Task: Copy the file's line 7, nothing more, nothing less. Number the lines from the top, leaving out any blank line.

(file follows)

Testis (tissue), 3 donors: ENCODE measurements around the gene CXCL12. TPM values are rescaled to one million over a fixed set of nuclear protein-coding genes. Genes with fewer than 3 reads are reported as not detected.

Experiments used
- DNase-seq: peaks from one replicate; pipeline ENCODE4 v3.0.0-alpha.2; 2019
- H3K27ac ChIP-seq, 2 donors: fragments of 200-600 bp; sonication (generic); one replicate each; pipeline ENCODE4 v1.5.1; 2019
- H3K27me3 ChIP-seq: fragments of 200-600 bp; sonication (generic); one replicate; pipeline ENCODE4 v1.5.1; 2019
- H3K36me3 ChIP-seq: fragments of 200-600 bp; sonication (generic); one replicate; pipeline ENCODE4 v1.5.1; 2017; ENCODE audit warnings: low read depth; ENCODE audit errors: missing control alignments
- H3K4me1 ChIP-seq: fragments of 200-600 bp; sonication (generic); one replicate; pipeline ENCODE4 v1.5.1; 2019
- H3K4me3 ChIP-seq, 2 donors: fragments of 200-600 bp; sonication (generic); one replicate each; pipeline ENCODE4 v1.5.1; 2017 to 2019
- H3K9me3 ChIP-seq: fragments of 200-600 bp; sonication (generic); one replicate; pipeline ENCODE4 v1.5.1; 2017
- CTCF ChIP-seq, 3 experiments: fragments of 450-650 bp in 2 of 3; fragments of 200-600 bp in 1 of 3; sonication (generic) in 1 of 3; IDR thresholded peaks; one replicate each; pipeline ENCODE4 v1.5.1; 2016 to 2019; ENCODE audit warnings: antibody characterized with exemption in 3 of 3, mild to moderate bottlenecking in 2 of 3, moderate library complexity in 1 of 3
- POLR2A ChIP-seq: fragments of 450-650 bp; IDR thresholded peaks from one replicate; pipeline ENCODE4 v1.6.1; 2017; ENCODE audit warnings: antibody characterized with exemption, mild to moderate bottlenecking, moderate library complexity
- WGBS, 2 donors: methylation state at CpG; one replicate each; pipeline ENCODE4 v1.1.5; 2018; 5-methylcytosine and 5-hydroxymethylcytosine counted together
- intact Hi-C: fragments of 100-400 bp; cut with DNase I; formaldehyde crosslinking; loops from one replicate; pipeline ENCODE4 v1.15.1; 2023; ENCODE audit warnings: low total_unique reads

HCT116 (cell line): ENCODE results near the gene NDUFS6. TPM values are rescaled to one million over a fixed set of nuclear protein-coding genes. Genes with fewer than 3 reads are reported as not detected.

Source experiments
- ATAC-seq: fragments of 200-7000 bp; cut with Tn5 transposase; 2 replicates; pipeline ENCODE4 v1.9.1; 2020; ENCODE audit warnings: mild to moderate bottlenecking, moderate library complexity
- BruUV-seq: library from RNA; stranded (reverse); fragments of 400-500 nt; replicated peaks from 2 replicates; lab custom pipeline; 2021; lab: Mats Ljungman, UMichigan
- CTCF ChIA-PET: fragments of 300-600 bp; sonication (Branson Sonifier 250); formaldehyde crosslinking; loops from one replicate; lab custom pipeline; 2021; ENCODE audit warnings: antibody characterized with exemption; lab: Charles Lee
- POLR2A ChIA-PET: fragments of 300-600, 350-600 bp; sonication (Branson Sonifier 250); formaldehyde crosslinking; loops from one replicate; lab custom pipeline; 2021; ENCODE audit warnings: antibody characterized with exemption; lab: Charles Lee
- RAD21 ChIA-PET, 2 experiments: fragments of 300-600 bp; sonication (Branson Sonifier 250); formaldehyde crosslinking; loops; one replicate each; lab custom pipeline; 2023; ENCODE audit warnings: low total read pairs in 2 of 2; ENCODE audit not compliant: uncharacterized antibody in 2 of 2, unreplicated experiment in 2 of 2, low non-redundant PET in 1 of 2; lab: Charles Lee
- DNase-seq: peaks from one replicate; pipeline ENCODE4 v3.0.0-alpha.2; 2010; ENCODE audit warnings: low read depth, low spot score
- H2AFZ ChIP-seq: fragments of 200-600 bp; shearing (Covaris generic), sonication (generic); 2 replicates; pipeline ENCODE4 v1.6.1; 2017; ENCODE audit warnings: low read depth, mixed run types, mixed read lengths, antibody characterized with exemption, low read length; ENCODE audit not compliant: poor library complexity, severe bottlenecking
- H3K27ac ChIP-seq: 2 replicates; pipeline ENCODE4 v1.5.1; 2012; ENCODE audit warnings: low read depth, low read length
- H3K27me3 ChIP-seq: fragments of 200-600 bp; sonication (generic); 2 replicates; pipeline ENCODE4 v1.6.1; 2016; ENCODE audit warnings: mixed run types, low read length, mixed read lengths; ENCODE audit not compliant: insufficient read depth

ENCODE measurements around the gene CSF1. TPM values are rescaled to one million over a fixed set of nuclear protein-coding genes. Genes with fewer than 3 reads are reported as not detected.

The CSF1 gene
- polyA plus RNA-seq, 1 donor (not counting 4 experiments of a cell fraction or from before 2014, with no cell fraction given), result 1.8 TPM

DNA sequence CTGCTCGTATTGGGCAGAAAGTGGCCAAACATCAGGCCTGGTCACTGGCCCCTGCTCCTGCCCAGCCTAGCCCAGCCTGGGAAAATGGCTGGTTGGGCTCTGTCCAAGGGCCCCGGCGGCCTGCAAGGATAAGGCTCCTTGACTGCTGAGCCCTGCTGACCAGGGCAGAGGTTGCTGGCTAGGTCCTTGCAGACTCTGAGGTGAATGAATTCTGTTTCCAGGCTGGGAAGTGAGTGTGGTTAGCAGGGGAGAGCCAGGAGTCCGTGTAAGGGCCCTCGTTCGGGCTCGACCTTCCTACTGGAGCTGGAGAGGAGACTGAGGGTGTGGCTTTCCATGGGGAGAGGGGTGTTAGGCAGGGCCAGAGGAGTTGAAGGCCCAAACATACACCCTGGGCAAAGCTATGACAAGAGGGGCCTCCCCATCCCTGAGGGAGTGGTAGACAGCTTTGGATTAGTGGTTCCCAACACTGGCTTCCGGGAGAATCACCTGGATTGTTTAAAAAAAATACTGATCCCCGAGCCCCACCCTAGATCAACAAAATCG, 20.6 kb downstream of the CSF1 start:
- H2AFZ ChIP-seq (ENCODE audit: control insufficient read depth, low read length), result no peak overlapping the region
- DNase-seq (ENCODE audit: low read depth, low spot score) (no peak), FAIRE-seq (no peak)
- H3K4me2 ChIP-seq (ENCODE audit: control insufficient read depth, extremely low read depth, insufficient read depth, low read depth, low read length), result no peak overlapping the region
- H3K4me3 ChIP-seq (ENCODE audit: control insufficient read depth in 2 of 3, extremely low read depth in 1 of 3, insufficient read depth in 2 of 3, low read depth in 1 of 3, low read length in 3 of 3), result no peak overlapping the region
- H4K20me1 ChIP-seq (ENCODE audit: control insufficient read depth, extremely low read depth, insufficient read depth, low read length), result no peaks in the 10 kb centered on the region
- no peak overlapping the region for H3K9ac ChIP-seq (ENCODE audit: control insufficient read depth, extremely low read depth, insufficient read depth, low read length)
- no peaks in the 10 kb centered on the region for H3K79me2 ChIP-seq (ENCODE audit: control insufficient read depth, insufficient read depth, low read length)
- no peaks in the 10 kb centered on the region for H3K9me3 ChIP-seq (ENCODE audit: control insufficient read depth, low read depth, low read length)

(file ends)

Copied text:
- H3K4me1 ChIP-seq: fragments of 200-600 bp; sonication (generic); one replicate; pipeline ENCODE4 v1.5.1; 2019